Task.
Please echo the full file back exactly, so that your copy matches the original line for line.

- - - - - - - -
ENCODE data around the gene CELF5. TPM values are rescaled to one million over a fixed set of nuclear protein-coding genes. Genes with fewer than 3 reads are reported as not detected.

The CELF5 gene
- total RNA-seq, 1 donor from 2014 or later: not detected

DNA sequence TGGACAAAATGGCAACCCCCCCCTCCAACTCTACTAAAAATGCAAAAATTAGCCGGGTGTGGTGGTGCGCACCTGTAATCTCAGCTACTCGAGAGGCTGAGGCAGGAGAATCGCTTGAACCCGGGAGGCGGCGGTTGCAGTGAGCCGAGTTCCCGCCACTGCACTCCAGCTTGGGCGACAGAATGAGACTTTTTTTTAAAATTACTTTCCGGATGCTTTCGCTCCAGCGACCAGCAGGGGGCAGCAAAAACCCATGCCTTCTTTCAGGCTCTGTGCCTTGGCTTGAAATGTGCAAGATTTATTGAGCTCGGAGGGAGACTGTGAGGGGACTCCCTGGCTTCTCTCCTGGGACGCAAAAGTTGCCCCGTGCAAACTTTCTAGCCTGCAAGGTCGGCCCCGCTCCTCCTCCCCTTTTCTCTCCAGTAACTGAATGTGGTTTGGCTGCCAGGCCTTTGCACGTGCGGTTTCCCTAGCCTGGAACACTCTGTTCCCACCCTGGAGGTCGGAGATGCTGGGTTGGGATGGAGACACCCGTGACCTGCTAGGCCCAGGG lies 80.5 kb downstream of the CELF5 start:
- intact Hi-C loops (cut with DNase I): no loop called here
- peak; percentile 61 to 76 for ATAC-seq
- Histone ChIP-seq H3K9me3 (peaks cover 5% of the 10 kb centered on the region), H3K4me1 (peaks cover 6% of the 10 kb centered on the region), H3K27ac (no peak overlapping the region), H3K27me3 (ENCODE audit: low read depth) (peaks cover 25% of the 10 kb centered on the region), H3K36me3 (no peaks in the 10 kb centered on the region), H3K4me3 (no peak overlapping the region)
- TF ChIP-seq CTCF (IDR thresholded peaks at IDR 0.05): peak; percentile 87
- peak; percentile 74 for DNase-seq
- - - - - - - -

ENCODE data around the gene CELF5. TPM values are rescaled to one million over a fixed set of nuclear protein-coding genes. Genes with fewer than 3 reads are reported as not detected.

The CELF5 gene
- total RNA-seq, 1 donor from 2014 or later: not detected

DNA sequence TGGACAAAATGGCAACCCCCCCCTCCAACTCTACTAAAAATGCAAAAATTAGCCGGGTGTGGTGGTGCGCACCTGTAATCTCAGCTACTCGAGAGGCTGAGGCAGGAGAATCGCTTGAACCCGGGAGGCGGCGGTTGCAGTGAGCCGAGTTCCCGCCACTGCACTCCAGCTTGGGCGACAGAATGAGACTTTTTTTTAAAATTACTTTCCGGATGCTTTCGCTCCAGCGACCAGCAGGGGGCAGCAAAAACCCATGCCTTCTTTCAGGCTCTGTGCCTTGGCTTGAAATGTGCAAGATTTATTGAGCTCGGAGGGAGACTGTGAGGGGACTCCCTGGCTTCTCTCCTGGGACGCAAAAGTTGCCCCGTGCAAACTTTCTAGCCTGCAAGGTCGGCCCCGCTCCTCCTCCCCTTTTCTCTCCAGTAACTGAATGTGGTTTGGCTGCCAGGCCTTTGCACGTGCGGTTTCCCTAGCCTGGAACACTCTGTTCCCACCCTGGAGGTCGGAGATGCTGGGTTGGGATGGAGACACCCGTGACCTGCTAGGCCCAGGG lies 80.5 kb downstream of the CELF5 start:
- intact Hi-C loops (cut with DNase I): no loop called here
- peak; percentile 61 to 76 for ATAC-seq
- Histone ChIP-seq H3K9me3 (peaks cover 5% of the 10 kb centered on the region), H3K4me1 (peaks cover 6% of the 10 kb centered on the region), H3K27ac (no peak overlapping the region), H3K27me3 (ENCODE audit: low read depth) (peaks cover 25% of the 10 kb centered on the region), H3K36me3 (no peaks in the 10 kb centered on the region), H3K4me3 (no peak overlapping the region)
- TF ChIP-seq CTCF (IDR thresholded peaks at IDR 0.05): peak; percentile 87
- peak; percentile 74 for DNase-seq